The same year, Det Norske Teatret (The Norwegian Theatre) won the NPU Award for their commitment to “Det multinorske” (The Multi-Norwegian) in close competition with The Ultima Festival and The Munch Museum. All three could show a significant effort to not just grow but actually expand their audience base. And all three made use of artistic methods. Ultima and MUNCH programmed specifically for different target audiences. Det Norske Teatret, with Erik Ulfsby at the forefront, took cultural responsibility through establishing a drama school for people with a non-western background, from the belief that democratization of the art has to happen on the stage first, then in the audience.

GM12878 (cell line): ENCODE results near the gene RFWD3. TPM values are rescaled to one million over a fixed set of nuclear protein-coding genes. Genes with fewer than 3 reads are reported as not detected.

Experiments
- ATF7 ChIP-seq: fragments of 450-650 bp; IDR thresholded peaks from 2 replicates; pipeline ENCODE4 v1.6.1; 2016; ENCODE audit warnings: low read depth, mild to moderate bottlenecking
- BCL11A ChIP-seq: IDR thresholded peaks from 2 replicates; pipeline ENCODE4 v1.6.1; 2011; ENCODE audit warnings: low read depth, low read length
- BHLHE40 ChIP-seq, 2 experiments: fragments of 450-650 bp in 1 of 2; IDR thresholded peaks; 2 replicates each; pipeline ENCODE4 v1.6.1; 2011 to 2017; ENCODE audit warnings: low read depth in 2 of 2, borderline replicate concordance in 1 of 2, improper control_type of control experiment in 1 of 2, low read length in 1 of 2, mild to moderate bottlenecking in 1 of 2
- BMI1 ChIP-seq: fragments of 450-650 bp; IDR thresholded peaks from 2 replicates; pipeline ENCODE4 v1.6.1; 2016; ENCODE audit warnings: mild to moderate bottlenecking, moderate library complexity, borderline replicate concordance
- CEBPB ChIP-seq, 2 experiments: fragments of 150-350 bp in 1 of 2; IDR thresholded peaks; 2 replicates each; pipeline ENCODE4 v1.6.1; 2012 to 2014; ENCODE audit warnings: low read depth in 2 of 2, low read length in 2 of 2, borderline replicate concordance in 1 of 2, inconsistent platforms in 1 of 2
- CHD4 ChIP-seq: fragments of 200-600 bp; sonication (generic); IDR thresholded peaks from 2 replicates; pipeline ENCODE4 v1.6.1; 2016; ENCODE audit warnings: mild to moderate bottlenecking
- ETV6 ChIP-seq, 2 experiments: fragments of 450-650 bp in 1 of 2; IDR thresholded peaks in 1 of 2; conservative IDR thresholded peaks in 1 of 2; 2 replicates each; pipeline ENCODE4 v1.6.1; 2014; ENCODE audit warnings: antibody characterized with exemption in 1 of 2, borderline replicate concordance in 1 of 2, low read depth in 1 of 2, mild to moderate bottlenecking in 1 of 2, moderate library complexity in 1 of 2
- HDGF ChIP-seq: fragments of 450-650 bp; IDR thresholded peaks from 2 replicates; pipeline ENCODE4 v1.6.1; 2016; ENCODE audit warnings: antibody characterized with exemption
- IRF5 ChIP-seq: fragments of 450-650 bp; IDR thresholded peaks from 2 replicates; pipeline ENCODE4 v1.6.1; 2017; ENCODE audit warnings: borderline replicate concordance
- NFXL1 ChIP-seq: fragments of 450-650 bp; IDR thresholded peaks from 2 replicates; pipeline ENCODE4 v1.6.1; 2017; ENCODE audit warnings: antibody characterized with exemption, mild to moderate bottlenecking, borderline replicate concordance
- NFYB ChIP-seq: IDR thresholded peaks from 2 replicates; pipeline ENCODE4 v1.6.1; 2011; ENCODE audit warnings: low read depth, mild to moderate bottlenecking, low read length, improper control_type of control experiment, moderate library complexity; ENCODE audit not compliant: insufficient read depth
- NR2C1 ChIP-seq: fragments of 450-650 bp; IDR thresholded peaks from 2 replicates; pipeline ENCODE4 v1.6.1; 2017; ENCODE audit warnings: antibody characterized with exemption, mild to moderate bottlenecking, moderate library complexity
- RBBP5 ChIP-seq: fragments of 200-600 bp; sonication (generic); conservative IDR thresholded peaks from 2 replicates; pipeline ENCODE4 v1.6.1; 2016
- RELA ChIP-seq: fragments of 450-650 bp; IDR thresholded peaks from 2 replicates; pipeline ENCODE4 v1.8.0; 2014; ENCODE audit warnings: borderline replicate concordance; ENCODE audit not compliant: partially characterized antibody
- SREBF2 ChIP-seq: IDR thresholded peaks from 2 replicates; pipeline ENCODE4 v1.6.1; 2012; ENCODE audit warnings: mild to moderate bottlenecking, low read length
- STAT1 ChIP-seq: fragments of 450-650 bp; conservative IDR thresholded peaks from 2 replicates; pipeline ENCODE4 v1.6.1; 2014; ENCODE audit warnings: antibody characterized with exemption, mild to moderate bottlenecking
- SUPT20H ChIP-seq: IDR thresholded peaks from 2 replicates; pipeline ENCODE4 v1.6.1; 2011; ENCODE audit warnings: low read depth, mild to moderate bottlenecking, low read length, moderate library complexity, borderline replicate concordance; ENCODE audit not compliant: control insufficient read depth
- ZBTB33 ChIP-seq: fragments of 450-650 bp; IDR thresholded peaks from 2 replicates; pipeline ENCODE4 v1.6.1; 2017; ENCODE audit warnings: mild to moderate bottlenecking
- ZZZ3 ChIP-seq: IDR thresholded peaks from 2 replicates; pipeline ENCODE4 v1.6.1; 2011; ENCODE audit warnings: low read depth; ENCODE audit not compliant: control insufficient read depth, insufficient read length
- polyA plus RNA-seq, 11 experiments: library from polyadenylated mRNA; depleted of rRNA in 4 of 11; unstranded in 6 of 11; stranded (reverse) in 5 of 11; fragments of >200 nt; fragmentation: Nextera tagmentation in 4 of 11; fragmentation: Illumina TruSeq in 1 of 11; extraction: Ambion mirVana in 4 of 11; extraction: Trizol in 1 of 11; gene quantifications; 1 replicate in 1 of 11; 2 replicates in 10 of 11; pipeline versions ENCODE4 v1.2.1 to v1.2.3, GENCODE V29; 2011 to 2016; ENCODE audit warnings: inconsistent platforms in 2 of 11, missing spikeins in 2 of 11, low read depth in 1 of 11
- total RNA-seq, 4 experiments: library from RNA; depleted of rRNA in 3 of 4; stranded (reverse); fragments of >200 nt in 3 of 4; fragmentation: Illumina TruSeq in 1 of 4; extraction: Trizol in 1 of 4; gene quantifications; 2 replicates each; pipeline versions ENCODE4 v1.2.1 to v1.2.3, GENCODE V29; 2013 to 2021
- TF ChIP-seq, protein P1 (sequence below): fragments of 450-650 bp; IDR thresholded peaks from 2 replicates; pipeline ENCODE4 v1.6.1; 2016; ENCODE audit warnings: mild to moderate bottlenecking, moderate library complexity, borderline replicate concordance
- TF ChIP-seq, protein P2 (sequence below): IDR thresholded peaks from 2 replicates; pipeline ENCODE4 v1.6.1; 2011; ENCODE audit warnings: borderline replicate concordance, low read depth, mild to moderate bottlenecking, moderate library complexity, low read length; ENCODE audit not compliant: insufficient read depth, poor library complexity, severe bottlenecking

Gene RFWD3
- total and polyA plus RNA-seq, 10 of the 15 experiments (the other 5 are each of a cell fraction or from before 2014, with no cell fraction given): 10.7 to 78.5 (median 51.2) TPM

In 2013 and 2014 NPU was part of the EU-funded mobility program Open all Areas. The purpose of the program was to establish contact between people who were working with the democratization of culture and to learn across national borders. Among other things, we visited Belfast and Audiences Northern Ireland. Here we met with Steven Hadley, who at the time was the leader of the organization, and who was behind numerous attempts on audience development with grants from the Northern Irish Arts Council. Like the rest of us in the international traveling party, the Irish stood on the shoulders of British audience development entrepreneurs, with grants from Arts Council England. It was there, in the late nineties, that audience development as an ideology and field of practice was developed and eventually financed through a number of programs and initiatives in the period from 1997-2017.